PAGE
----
“If Congress didn’t have a thumb over D.C., we’d be pushing for [legalization] right now,” says Dan Riffle, an attorney with the Marijuana Policy Project, which didn’t sign the September letter to Wells.
There’s also a personal angle to the legalization side’s complaints about decriminalization. Eidinger claims that Wells’ staff took his suggestions, only to give advocates too little time to look at the bill before it was introduced. (LL points out this is a common claim from stakeholders on much less controversial bills, too.) Donnie Williams, one of DCMJ’s petitioners, thinks Wells’ bill was backed by some councilmembers who want to use it to take energy away from making the drug legal. “I really think this is being staged to work against legalization,” he says.
It’s tough talk from a group that, until Wells’ bill, was barely part of the political discussion at all. But the legalization crowd can afford to alienate potential allies on pot because there isn’t much opposition to loosening the laws at least a little bit. Trust LL, who initially wanted to write about the District’s pot prohibitionists for this issue, but was unable to find many possible subjects.
Alexander, the only councilmember to vocally oppose decriminalization, has explained her position by saying she thinks what’s against the law should stay that way. It’s a hard slogan to build a movement around.
Without opposition pushing the status quo, then, Eidinger and his cohort can pressure decriminalization advocates. “I’m sick of this Council treating me like shit and treating me like a criminal,” he says.
Even the legalization cohort, though, doesn’t want everything marijuana-related legalized. Eidinger wants any eventual marijuana law to ban home production powered by a particularly fire-prone brand of growing lamps. (Safety first.) The ballot initiative would only allow three mature plants and three seedlings. After a suggestion from the public, the group plans to change to make that limit apply per residence instead of per person—sorry, frat houses.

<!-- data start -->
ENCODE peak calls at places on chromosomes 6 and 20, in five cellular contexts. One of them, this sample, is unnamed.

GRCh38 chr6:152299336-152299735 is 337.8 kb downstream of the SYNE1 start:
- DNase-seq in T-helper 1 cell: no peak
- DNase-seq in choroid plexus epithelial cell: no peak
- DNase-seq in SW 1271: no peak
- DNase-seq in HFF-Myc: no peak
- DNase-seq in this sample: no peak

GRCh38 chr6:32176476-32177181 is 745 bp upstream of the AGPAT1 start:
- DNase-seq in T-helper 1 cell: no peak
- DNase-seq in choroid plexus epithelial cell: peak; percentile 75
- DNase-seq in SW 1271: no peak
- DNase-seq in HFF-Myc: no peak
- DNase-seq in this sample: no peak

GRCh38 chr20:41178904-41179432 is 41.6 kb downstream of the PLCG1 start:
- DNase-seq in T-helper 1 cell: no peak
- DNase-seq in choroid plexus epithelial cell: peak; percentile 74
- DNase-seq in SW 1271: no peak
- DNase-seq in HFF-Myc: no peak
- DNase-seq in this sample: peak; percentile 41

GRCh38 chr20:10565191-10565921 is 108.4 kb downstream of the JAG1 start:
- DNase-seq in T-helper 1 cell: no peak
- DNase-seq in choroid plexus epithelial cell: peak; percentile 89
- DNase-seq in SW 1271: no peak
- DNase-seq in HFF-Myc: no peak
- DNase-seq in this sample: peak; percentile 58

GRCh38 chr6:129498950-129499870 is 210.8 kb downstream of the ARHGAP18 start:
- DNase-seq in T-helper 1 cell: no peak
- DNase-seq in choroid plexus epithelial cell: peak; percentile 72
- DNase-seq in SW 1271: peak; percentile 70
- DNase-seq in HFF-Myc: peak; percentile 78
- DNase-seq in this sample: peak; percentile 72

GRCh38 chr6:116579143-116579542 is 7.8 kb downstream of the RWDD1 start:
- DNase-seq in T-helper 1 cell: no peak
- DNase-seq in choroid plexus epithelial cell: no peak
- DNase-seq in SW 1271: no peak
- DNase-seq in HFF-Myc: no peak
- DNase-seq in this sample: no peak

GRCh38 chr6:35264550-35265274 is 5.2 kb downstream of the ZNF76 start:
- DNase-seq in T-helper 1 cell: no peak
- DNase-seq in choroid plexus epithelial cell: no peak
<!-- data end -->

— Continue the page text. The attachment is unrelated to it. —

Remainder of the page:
While the marijuana movement’s malcontents are loud, their effect on the District’s next election might not be. If they want to make an endorsement, they’ll be hard-pressed to find a more pot-friendly mayoral candidate than Wells or fellow decriminalization supporter Jack Evans; Grosso’s not running for higher office, and mayoral candidate Muriel Bowser didn’t even back the decriminalization bill.
And ultimately, even Eidinger seems to be trying to be more diplomatic about Wells. Just minutes after his expletive-heavy denunciation of the would-be mayor, Eidinger says he’s thinking about donating to his campaign. CP
Got a tip for LL? Send suggestions to email@example.com Or call (202) 650-6925.
Photo by Darrow Montgomery